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In the past year, the spam emails I used to get from tailors offering to visit my office to make bespoke shirts and suits have been replaced by vendors looking to demo their new AI-powered legal tools that promise to transform my practice and make my life easier. Whether any of these specific AI tools actually work as advertised and justify their costs is hard to say. But the Eleventh Circuit Court of Appeals just gave attorneys a reason to include AI in their toolbox.

Last month, Circuit Judge Kevin Newsom wrote a concurring opinion in Snell v. United Specialty Insurance Company, No. 22-12581, 102 F.4th 1208 (11th Cir. 2024), admitting he used ChatGPT for an insurance case and suggesting attorneys consider using AI for their practice. In Snell, the plaintiff was allegedly injured when playing on a ground-level trampoline in an Alabama homeowner’s backyard. The plaintiff sued the homeowner and the landscaper who installed the trampoline. The landscaper submitted a claim to his insurance carrier, but the claim was denied because the “injury did not ‘arise from [the landscaper’s] performance of landscaping.” The carrier concluded the “accident stemmed from [the] ‘[a]ssembly and installation of a Trampoline,’” for which there was no coverage. The district court and the Eleventh Circuit agreed with the carrier.

The case ultimately turned on an atypical set of dispositive facts and a “quirk” of Alabama insurance law. But much of the argument still focused on “whether [the landscaper’s] installation of an in-ground trampoline, an accompanying retaining wall, and a decorative wooden ‘cap’ fit within the common understanding of the term ‘landscaping’ as used in the insurance policy[.]” To wrestle with this question, Circuit Judge Newsom admitted he “wonder[ed] whether ChatGPT and other AI-powered large language models (‘LLMs’) might provide a helping hand.” So he asked ChatGPT, “What is the ordinary meaning of ‘landscaping’?” The response he received was “more sensible” than he expected:

“Landscaping” refers to the process of altering the visible features of an area of land, typically a yard, garden or outdoor space, for aesthetic or practical purposes. This can include activities such as planting trees, shrubs, flowers, or grass, as well as installing paths, fences, water features, and other elements to enhance the appearance and functionality of the outdoor space.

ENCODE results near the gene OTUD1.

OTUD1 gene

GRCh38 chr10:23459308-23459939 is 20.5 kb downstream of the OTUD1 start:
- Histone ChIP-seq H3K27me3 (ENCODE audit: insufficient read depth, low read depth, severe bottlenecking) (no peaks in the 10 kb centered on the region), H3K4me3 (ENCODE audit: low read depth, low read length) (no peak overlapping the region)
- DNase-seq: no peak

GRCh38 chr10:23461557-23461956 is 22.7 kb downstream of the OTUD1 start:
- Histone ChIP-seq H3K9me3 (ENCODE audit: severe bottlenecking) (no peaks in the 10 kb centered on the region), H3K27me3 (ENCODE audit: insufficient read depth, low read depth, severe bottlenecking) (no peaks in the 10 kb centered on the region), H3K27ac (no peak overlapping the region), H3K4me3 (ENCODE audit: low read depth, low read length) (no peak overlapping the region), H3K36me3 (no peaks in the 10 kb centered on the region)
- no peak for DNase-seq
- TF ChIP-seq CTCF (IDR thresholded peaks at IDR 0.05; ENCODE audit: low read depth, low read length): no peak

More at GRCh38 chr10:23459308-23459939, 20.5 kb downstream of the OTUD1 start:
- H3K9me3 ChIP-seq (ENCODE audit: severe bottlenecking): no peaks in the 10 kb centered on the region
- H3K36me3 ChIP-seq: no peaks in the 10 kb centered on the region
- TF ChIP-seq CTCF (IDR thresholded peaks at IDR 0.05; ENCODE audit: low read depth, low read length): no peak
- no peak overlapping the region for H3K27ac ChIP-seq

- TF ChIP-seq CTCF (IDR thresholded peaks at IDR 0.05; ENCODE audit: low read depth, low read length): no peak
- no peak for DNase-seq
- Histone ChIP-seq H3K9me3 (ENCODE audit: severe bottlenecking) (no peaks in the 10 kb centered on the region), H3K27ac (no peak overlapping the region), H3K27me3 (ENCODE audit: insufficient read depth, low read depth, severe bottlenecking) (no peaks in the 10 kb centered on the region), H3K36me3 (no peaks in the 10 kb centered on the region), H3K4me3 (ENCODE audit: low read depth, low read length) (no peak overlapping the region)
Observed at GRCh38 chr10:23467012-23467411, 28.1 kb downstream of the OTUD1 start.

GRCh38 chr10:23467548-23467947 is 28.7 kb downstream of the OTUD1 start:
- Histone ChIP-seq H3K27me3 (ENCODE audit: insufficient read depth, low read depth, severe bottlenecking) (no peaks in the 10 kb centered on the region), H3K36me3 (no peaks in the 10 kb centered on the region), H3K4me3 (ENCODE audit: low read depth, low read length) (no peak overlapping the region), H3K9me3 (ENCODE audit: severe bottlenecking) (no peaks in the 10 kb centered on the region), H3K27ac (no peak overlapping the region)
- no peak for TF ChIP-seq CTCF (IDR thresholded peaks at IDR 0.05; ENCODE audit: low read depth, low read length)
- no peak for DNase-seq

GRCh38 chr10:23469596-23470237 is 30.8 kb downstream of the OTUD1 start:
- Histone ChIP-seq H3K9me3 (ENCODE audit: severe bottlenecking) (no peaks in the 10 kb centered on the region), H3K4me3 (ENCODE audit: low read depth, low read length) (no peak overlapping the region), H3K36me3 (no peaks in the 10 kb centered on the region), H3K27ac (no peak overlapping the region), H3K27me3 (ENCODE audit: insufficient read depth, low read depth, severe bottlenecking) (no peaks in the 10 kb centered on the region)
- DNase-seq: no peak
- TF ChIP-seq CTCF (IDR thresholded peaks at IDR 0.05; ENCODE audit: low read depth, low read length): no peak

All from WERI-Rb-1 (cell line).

This experience led Judge Newsom to conclude that “maybe” LLMs could “be useful in the interpretation of legal texts,” especially when trying to understand the “ordinary meaning” of words in legal instruments, like statutes, contracts, and policies.

As the concurring opinion explained, LLMs are uniquely capable of understanding the “ordinary” meaning of words because they are “quite literally ‘taught’ using data that aim to reflect and capture how individuals use language in their everyday lives.” So, for example, LLMs can “offer meaningful insight into the ordinary meaning of the term ‘landscaping’ because the internet data on which they train contain so many uses of that term, from so many different sources—e.g., professional webpages, DIY sites, news stories, advertisements, government records, blog posts, and general online chatter about the topic.” The result is that LLMs can leverage “inputs from ordinary people” and, because LLMs are so readily accessible, be “available for use by ordinary people.”

There are, however, potential pitfalls that attorneys need to be aware of, including the fact that LLMs can “hallucinate” (i.e., generate “facts” that aren’t true) and be manipulated with strategically drafted prompts. LLMs also may not capture language and speech that is offline, underrepresented on the Internet, or outdated (i.e., how a word was ordinarily used in 1776 versus 2024). This, Judge Newsom concludes, is why LLMs should be just one of many “datapoints to be used alongside dictionaries, canons, and syntactical context in the assessment of terms’ ordinary meaning. That’s all; that’s it.”

All that said, Judge Newsom ultimately concluded that: “At the very least, it no longer strikes me as ridiculous to think that an LLM like ChatGPT might have something useful to say about the common, everyday meaning of the words and phrases used in legal texts.” And I think he’s absolutely correct. AI and LLMs are a new tool that should be in every attorney’s arsenal to be applied, when appropriate, to give additional context and perspective to the issues we face. The same principles and considerations that Judge Newsom applied to the ordinary-meaning analysis could, for example, be extended to trademark and consumer protection cases. Whether a mark or an advertisement is likely to lead to consumer confusion is often a significant issue in these types of cases. ChatGPT could be used to bolster or undermine the results of a market survey about what the general public thinks. Like Judge Newsom said, LLMs may not be the be-all and end-all, but they certainly can provide helpful datapoints.

For more information on artificial intelligence (AI), please contact Jason Kelly, Esq., CIPP/US/E at

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Jason Y Kelly

Author Jason Y Kelly

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